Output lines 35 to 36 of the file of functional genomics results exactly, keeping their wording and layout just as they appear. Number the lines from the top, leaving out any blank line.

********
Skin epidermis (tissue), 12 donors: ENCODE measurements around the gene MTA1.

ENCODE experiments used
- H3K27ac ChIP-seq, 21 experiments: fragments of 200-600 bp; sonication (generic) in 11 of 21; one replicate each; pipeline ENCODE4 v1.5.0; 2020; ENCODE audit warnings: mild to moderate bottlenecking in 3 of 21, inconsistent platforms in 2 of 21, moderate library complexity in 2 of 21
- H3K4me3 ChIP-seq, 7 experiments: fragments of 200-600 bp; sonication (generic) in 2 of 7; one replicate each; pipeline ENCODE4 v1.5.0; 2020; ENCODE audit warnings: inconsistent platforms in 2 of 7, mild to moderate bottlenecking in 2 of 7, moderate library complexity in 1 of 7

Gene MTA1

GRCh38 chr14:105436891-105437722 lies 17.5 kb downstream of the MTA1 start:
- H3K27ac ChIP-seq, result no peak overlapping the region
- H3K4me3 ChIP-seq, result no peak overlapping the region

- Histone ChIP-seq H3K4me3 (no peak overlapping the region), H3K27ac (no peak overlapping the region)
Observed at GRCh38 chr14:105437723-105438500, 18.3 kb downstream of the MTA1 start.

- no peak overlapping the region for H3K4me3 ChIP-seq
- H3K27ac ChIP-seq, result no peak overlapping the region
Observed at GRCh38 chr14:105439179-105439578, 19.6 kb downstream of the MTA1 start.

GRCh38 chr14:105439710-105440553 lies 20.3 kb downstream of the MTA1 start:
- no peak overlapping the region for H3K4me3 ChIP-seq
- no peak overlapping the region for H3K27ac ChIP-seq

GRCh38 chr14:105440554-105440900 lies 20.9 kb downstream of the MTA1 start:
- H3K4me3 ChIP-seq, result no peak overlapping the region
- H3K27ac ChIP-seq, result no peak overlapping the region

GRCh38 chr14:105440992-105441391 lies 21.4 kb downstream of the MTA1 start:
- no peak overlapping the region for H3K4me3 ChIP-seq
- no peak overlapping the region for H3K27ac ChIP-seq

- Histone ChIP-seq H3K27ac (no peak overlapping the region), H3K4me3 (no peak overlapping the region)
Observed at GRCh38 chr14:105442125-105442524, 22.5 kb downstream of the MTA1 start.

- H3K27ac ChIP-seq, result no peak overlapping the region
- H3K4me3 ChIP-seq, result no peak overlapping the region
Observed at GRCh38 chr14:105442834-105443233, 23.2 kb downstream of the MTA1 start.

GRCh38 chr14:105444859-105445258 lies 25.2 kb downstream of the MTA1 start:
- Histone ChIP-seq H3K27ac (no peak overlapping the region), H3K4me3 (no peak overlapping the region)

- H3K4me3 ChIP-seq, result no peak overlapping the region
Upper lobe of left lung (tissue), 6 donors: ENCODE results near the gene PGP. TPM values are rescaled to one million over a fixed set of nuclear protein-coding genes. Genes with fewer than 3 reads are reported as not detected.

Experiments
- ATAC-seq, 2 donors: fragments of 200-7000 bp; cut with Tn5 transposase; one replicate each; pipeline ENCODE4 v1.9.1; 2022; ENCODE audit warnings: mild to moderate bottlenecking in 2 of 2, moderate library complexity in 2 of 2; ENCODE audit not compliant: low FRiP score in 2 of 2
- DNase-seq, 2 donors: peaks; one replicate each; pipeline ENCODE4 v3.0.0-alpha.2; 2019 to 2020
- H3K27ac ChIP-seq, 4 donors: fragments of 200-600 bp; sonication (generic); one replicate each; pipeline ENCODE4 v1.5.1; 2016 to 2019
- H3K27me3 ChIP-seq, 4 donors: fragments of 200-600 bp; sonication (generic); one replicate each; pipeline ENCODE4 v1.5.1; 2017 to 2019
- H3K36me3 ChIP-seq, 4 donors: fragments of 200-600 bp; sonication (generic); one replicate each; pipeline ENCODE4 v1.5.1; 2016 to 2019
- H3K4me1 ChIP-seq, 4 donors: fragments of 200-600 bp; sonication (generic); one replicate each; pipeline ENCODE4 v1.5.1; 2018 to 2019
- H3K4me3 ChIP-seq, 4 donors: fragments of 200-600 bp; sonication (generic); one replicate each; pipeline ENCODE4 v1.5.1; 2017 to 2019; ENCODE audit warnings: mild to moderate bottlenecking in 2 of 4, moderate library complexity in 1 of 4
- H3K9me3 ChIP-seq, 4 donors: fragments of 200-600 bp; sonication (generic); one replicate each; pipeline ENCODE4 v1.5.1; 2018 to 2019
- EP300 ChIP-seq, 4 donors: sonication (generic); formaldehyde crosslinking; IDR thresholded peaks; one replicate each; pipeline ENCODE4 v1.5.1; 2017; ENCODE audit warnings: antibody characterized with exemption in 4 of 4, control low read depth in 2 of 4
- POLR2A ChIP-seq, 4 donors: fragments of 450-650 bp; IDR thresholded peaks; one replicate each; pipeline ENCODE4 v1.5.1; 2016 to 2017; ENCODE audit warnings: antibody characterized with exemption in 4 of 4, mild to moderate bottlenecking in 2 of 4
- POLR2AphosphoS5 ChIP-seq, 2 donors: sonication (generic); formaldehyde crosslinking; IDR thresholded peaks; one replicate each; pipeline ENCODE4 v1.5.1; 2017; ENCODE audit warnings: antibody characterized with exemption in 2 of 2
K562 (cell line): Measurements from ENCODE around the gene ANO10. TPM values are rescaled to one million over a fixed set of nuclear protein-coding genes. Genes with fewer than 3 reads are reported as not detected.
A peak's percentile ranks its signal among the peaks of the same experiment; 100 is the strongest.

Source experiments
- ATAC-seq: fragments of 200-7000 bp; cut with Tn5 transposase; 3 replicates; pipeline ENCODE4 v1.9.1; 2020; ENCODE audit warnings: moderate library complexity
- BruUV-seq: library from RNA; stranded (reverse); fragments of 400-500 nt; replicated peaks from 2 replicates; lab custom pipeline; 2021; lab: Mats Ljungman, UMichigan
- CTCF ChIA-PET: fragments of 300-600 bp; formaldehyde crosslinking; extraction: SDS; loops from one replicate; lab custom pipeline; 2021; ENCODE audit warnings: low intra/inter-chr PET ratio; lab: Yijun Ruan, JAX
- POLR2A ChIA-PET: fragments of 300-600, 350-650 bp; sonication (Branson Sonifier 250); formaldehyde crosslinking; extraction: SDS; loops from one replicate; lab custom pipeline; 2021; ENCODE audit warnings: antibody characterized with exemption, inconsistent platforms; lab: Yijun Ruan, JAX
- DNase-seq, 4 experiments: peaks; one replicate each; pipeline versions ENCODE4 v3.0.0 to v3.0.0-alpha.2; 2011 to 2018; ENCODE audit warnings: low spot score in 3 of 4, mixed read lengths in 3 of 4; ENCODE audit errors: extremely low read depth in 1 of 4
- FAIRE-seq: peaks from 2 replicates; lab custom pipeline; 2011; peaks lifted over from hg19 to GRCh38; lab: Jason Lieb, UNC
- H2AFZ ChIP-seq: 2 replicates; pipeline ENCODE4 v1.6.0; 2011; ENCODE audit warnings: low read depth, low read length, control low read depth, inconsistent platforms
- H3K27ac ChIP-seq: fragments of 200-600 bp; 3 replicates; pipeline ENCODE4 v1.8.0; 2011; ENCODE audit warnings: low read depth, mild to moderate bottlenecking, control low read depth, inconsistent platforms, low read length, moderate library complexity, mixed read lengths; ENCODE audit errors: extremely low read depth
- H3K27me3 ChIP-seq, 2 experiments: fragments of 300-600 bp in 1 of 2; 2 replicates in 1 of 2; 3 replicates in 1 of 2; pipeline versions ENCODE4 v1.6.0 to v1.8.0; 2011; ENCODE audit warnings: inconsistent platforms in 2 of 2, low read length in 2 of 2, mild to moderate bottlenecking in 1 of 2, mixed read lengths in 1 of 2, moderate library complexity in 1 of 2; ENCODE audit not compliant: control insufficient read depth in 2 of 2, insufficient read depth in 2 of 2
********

- H3K27ac ChIP-seq, 4 donors: fragments of 200-600 bp; sonication (generic); one replicate each; pipeline ENCODE4 v1.5.1; 2016 to 2019
- H3K27me3 ChIP-seq, 4 donors: fragments of 200-600 bp; sonication (generic); one replicate each; pipeline ENCODE4 v1.5.1; 2017 to 2019